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The Literate Eye: Victorian Art Writing and Modernist Aesthetics (review)

From: Victorian Review
Volume 37, Number 1, Spring 2011
pp. 203-206 | 10.1353/vcr.2011.0012

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The large body of Victorian art literature, some by canonical nineteenth-century literary figures (such as William Thackeray and Henry James) and already heavily mined, provides the focus of Rachel Teukolsky's book. She contextualizes Victorian art writing within an evolving modernist aesthetic in Britain from circa 1840 to 1910. Questioning scholarly commonplaces, Teukolsky assembles "texts, spaces, institutions, and practices that shaped Victorian critical discourse" and Victorians' contributions to "modern Anglo-American aesthetics" (3). Art historians have already argued that Britain experienced a modernism distinct from French modernism, hitherto considered exemplary of European modernism. Yet Teukolsky seems hampered by conventional formalist notions of modernism, and her determination to "illuminate the prismatic complexity of Victorian aesthetic, of which Roger Fry's formalist theory ultimately seems an apt and famous extension" (22), is somewhat teleological (as her use of ultimately suggests) and tends to marginalize the disjunctions, byways, and multiple modernisms otherwise adumbrated in her rich analyses of this vast sea of writings.

Teukolsky links Victorian aesthetic probings with neurology, biology, colour science, and optics, a Victorian "plasticity of aesthetic ideologies" (8). Tracing the increasing importance of the visual in literature—Jane Eyre's ability to draw, Browning's painters' monologues—she combines canonical and non-canonical authors to amalgamate high, middle, and low cultures, intersections made by Victorians themselves. This approach is not new: studying Walter Sickert's paintings, art historians examine music halls and press sensationalism, for example. Teukolsky's assertion that aesthetics is "constructed by cultural factors" (21) is a commonplace; scholars now regularly juxtapose illustration and painting or novels and advertising. Claiming to "historicize aesthetic judgments rather than to revise current art-historical evaluations" without citing these evaluations, Teukolsky sometimes turns art history (where the Victorian-modernism relationship has been explored) into a straw man. Focusing on "the interpretive moves of Victorians themselves" (21), without distinguishing such moves by class, gender, or region, she equates middle-class values with the Victorian.

In chapter 1, on Ruskin's first two volumes of Modern Painters, Teukolsky argues that Ruskin's inconsistencies grew from conflicting eighteenth-century and Lockean epistemologies. Ruskin's new synthesis of botany, anatomy, psychology, and the 1840 translation of Goethe's Theory of Colours initiated the "long modernism" (28). Yoking the picturesque, Romanticism, travellers' watercolours, 1830s travel guides, and the construction of the 1840s "photographic eye" (45), Teukolsky nicely connects Ruskin to changing ideas of subjectivity and objectivity in order to situate him in the intellectual history of the 1840s.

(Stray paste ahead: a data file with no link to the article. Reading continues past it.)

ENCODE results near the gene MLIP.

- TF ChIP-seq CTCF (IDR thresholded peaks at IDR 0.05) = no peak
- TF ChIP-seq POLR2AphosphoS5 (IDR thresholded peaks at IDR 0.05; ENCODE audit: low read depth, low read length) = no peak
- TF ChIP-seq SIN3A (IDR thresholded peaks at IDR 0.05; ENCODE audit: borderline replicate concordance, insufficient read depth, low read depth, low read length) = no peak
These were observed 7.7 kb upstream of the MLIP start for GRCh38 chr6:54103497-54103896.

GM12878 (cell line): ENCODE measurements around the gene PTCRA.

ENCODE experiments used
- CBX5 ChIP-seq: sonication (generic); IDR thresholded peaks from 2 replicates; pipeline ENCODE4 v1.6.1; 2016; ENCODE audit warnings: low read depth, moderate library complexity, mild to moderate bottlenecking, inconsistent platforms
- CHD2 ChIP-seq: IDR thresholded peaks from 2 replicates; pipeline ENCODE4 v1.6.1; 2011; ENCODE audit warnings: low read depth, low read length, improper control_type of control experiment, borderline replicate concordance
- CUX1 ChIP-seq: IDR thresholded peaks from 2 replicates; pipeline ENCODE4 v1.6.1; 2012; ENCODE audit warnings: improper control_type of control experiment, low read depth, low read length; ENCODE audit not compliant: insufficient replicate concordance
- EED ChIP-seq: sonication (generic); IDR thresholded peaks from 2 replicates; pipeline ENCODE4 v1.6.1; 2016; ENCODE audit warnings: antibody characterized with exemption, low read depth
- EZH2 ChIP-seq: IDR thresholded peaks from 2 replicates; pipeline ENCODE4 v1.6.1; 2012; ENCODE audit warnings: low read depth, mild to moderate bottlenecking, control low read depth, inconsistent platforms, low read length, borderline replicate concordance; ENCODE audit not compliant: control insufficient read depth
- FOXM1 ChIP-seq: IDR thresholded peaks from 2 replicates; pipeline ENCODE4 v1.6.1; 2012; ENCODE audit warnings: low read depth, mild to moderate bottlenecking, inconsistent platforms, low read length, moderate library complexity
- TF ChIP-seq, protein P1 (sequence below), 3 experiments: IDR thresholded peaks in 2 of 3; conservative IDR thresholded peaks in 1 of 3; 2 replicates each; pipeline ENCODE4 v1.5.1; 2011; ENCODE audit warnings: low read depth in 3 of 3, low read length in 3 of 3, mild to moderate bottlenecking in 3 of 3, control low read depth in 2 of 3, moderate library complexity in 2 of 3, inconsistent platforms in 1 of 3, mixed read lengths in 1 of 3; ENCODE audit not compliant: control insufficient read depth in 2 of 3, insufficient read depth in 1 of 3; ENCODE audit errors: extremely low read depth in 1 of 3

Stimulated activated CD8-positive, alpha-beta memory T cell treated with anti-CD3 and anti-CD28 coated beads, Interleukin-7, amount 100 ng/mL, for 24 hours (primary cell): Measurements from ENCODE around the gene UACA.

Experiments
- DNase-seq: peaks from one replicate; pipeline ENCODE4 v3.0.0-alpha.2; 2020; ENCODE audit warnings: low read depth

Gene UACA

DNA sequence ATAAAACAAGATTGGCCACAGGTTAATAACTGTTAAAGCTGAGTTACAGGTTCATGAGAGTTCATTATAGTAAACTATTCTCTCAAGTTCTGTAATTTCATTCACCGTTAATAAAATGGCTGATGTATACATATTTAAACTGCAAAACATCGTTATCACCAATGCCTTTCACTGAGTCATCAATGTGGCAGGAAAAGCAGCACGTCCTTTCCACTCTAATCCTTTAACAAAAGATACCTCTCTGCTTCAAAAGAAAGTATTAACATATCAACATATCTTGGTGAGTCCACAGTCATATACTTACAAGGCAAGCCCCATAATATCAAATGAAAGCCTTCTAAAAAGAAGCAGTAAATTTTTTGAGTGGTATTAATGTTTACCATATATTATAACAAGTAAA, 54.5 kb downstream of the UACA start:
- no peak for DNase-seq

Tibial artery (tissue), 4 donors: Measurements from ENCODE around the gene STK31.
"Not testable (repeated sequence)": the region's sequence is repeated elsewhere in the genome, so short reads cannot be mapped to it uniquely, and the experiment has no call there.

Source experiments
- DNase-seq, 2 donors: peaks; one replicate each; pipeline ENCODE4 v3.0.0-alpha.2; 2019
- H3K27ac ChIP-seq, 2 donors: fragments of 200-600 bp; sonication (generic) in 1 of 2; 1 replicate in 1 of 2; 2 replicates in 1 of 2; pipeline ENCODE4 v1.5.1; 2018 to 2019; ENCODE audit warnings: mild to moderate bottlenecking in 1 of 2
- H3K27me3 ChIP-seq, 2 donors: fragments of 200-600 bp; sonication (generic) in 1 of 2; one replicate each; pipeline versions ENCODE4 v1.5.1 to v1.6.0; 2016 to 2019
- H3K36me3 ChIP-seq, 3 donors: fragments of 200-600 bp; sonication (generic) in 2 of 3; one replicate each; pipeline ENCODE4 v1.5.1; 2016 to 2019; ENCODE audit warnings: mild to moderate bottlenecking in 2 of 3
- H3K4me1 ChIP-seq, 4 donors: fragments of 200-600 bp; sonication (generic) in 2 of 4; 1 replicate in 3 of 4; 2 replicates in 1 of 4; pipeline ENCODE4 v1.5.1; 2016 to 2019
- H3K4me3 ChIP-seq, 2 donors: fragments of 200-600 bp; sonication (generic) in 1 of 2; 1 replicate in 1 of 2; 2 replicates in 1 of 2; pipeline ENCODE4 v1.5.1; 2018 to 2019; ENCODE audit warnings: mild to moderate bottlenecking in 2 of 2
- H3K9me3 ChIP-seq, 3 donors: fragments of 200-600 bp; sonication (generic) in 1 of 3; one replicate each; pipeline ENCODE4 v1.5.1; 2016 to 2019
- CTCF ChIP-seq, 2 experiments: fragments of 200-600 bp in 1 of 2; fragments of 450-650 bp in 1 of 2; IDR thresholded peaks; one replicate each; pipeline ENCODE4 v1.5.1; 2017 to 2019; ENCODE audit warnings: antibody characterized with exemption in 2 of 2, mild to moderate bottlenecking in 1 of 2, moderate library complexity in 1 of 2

In chapter 2, Teukolsky focuses on texts generated by the Great Exhibition (as does Lara Kriegel in Grand Designs), comparing the Exhibition to other display venues in which people could look but not touch. But exhibition objects were not encased in glass; the Crystal Palace was not a replica of a cabinet but of a greenhouse, Joseph Paxton's specialty. Similarly, panoramas, dioramas, and shop goods were approachable. Dioramas were miniatures meant to be seen up close, and viewers strolled alongside panoramas. Panoramas, the Exhibition, and dioramas did not in practice exemplify a "detached attitude" (73). White marble sculpture does not simply signify a racial category (81), a comment admittedly extended from another scholar's view and without support from Victorian sources. The rich scholarly literature on the Exhibition and the classification complexities that frustrated its planners would have usefully complicated Teukolsky's readings of objects and the Exhibition's reception.

Teukolsky's lack of art historical knowledge mars this chapter. She illustrates negative criticism of the Pre-Raphaelites in 1850 to 1851 with Millais's Lorenzo and Isabella (1849), which was praised in the press. Teukolsky's assertion that the PRB vision was "detached" ignores their intention to express "the power of undying appeal to the hearts of living men" and touch spectators' "inner self " (Hunt 1: 48). Her notion of a "detached" scientific view separated from popular "sentimental" affect does not square with the PRB's stated purposes or with Victorian popular science writers' engaged didactic wonder at the world, described recently by historians of science such as Bernard Lightman.

In chapter 3, Teukolsky cogently yokes Walter Pater's "School of Giorgione" and the Grosvenor Gallery (which exhibited both avant-garde and academic art), exploring...



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